Tag Archives: Audio Archaeology

Dusty Grooves: William Sydeman: In Memoriam, J.F. Kennedy (live radio broadcast)

[this is a part of the continuing Audio Archaeology series, where I explore the found reel-to-reels of past recording enthusiasts.]

In November of 1963, young American avant-garde composer William Sydeman was enjoying his major debut. Erich Leinsdorf was conducting a performance of his “Study #2” by the Boston Symphony Orchestra. During the performance, word made it to the concert hall about JFK’s assassination. Leinsdorf stopped the performance and made the announcement to a stunned audience. Leinsdorf found copies of the sheet music for Beethoven’s 3rd symphony, and led the orchestra in a performance of the slow movement- the funeral march- in memoriam. You can read more of the story here as well as hear part of that broadcast.

Three years later, to mark the third anniversary of JFK’s passing, Sydeman debuted a new piece called In Memoriam: J.F. Kennedy. It features a young-sounding EG Marshall reading from a speech of Kennedy’s. Once again, as in the interrupted broadcast, the performers are the Boston Symphony conducted by Erich Leinsdorf.

According to the liner notes, this performance was recorded live over the radio. Volume levels are a little erratic, I did my best to level them out. I do hope you enjoy this stirring piece.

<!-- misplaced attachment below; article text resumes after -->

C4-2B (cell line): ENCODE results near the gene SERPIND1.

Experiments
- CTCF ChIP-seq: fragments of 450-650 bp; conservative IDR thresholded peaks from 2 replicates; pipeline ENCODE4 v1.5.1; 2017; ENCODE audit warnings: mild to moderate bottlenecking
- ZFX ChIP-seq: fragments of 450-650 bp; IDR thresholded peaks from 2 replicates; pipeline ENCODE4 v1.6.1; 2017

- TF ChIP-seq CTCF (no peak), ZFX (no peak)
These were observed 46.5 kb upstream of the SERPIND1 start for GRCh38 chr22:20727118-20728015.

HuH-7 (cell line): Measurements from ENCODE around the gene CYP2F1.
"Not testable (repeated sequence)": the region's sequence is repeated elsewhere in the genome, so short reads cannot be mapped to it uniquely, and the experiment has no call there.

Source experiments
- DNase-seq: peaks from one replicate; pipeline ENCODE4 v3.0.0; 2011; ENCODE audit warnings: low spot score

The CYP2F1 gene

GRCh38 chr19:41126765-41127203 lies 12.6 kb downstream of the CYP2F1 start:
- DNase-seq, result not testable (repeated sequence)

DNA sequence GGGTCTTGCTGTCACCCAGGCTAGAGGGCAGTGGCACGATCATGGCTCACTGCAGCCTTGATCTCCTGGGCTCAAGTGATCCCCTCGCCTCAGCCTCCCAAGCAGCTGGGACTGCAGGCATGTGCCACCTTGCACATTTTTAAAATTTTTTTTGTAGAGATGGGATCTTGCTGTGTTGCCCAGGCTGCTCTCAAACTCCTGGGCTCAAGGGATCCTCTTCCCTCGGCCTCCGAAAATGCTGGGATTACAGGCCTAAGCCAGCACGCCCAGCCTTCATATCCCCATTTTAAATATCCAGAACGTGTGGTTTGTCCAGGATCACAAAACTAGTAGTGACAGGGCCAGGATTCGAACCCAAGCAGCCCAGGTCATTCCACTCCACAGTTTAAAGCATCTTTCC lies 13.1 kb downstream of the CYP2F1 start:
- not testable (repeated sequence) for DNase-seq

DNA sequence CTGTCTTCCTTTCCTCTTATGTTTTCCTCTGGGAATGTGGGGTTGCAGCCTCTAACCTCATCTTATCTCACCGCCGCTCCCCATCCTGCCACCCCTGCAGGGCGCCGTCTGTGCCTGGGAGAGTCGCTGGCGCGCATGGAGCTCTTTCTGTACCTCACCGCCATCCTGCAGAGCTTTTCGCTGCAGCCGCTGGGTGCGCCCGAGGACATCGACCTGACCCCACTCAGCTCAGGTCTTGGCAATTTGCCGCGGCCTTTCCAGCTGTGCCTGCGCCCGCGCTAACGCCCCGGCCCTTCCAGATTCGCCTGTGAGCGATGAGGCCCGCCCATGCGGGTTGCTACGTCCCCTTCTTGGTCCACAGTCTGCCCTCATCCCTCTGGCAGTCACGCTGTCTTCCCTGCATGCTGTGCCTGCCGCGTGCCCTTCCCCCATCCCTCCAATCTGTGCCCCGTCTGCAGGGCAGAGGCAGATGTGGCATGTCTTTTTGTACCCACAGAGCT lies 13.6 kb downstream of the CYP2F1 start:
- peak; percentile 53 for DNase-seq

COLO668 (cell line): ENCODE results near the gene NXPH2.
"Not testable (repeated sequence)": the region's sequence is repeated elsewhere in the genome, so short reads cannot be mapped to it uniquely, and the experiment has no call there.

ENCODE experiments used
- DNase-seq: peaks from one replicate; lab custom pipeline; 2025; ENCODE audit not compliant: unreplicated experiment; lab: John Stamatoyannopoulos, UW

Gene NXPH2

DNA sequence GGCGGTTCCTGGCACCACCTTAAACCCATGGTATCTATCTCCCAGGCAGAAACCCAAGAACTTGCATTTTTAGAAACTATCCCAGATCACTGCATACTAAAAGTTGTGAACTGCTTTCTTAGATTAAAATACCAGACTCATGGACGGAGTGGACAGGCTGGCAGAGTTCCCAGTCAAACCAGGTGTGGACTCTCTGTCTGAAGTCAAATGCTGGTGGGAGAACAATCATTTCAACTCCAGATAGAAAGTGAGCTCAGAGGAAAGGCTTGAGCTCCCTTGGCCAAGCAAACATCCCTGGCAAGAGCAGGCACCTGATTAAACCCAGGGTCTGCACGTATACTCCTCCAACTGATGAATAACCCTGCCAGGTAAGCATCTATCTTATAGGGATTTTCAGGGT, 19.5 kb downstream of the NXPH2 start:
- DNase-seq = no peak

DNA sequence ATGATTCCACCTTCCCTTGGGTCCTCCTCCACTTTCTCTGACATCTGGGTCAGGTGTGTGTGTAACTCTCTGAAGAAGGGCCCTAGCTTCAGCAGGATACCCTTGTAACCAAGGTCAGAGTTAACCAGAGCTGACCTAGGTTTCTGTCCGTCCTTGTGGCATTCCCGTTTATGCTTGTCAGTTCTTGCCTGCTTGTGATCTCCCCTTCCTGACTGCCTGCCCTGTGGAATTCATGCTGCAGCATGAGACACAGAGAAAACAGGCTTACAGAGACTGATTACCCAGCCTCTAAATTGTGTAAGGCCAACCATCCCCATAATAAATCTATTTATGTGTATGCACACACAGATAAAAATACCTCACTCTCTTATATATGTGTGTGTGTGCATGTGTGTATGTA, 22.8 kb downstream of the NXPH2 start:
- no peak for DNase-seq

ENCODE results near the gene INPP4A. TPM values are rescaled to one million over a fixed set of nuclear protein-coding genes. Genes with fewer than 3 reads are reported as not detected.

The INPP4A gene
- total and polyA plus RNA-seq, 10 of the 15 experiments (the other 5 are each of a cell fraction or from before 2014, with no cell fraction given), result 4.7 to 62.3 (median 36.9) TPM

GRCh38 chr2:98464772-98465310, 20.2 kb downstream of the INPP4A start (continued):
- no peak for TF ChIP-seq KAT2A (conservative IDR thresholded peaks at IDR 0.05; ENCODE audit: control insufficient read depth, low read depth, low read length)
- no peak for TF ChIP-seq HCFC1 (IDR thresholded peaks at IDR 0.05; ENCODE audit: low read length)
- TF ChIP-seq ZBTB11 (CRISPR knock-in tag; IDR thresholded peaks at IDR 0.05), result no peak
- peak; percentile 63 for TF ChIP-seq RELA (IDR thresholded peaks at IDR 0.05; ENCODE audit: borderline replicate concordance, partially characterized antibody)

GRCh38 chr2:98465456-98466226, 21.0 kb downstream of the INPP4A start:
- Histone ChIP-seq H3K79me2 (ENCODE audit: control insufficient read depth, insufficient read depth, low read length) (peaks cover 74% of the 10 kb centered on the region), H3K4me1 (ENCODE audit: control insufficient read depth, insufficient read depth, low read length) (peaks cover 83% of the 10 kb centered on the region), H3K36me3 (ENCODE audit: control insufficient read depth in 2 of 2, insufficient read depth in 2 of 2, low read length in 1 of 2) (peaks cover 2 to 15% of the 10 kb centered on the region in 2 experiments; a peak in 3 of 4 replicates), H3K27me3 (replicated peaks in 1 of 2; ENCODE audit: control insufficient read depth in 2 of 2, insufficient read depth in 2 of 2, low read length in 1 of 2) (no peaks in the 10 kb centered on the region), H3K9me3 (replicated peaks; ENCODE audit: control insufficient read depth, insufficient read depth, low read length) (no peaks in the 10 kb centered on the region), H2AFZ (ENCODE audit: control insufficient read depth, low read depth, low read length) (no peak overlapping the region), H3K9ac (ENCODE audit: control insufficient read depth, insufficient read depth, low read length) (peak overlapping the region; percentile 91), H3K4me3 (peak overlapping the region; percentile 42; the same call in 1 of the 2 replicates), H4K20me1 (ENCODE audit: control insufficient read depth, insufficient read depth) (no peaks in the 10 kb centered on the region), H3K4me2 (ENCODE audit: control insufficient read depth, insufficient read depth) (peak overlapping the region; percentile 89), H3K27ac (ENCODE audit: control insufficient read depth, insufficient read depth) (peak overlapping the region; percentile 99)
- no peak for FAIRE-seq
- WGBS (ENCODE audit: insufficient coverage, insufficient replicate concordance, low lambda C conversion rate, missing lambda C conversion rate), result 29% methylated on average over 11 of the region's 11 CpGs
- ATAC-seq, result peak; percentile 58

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Dusty Grooves: Audio Archaeology- Bob Dylan Radio Special

[this is a part of the continuing Audio Archaeology series, where I explore the found reel-to-reels of past recording enthusiasts.]

Great White WonderThis is a partial recording off the radio of an audio career retrospective of Bob Dylan. There is quite a lot of commentary by Dylan biographer Anthony Scaduto. We can only speculate about where the story begins, but it’s clear the taper started late, just as the Basement Tapes story begins. In fact, it seems that perhaps the whole rationale for the special was the emergence of what is arguably rock music’s first bootleg release.

There were no program notes accompanying this Scotch 111 7-inch reel, but one thing we can tell for sure is this radio program came out after the release of Self Portrait in 1970 and before the official Columbia release of selected Basement Tapes in 1975. In the recording, Scaduto says more than once what a “pity” it was that the tapes had not been released officially.

After some introduction, four tracks from the Basement Tapes appear. The versions confirm these were bootlegged copies at the time of the radio production. “Nothing Was Delivered” is not the official Basement Tapes version- the only exposure the world at large would have to it for decades would be the plain white labeled “Great White Wonder” bootleg which appeared mysteriously at some record stores in 1969. Several radio stations picked up on this fairly quickly. The special featured here was probably not one of these first-line broadcasts; it does seem to be something produced in reaction to the release, though, apparently within a few years of the appearance of the bootleg. The version here is labeled “Take 2” on various later CD bootlegs such as The Complete Basement Tapes and A Tree With Roots.

After playing four tracks, plus a cover of “Too Much of Nothing” by Peter, Paul and Mary, the story continues with released material. The tape ends as we arrive at Self Portrait. Here’s a complete list of the tracks included:

Nothing was Delivered- Bob Dylan and the Band (unreleased version, alternate lyrics)

Too Much of Nothing- Peter Paul and Mary

Million Dollar Bash- Bob Dylan and the Band (eventually released officially on The Basement Tapes)

Apple Suckling Tree- Bob Dylan and the Band (unreleased version, alternate lyrics)